My Grandad. When I started designing with steel I was tipping my hat to my Grandad, Eric Barnett. Mamnick is a celebration of his life as a Sheffield steel worker.
Tony Sweeney. The man who introduced to me to the bike. He taught me how to pace myself on long rides, group riding etiquette, how to balance the pleasures of riding hard and taking in the view, why a bike with the right 1970s design beats a modern bike on form and function and a host of other aspects of cycling that might make you think he'd gone mad! But trust me - he's always on the money!
He showed me the silent 'back-wack' roads in Derbyshire - the places where you can ride for hours and only see a handful of cars. He was the person who told the me to "do one thing at a time as beautifully as possible" (which I slightly modified). And he was the person who told me a road called Mam Nick existed.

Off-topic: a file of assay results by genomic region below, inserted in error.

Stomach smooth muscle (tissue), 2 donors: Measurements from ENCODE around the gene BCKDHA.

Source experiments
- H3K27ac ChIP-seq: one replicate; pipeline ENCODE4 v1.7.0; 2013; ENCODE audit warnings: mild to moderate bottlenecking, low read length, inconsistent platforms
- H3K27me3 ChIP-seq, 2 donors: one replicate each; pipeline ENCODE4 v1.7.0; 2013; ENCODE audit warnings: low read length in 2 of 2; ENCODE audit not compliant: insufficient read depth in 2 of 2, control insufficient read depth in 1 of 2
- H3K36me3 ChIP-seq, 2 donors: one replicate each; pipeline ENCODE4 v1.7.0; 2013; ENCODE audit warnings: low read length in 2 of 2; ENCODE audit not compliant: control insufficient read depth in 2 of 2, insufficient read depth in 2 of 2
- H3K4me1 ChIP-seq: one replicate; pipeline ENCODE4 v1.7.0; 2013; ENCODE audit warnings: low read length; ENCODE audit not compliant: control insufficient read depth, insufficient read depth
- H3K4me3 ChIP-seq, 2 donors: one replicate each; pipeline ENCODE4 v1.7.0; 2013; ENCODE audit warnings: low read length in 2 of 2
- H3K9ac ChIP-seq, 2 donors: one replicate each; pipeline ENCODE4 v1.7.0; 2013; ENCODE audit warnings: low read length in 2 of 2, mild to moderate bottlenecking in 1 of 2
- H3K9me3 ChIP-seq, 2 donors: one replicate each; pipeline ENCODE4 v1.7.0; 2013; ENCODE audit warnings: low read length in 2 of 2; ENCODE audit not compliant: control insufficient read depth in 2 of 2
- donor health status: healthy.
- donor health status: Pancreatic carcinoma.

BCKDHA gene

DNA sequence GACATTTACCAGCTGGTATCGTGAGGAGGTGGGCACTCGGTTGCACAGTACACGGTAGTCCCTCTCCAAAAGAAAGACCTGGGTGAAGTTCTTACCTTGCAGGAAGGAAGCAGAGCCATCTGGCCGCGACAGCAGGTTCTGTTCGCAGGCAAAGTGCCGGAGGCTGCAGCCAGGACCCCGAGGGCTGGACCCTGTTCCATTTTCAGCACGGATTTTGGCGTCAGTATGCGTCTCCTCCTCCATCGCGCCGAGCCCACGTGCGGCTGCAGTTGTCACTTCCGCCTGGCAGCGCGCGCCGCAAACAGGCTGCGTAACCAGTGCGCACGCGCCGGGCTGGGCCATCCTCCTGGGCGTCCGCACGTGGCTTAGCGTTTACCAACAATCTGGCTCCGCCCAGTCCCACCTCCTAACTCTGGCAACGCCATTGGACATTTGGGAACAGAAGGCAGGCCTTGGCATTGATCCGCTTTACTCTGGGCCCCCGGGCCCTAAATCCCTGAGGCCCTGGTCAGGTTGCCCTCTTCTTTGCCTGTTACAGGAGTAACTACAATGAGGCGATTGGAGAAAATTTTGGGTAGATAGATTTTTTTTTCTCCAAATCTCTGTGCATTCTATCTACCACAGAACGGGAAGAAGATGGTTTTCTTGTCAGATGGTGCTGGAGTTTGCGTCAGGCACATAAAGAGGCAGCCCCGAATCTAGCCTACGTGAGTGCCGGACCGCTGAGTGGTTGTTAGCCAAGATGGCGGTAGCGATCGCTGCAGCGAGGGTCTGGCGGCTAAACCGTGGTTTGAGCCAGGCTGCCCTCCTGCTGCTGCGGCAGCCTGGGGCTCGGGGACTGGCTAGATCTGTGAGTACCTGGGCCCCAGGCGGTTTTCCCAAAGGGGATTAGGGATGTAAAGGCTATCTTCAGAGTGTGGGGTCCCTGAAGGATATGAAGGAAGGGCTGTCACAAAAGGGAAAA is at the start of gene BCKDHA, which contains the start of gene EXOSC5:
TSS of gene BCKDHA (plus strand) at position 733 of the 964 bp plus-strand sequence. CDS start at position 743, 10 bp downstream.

David. Our steel guy. A man who listens to me with patience when I'm excitedly rambling on in the factory about an idea I've had last night. A man who knows what can and cannot be done with steel. A man who'll spend hours getting a prototype right for me even though my cardboard model isn't to scale or doesn't even make sense.
The women at the factories that manufacture my shirts. People like Marion who trims and sews our buttons and Emily who counts these same buttons and then dyes them exactly as I want them. Sharon who irons the final shirts, blows every spec of dust off them, folds and then packages them.
All these people make us who we are. It's about people.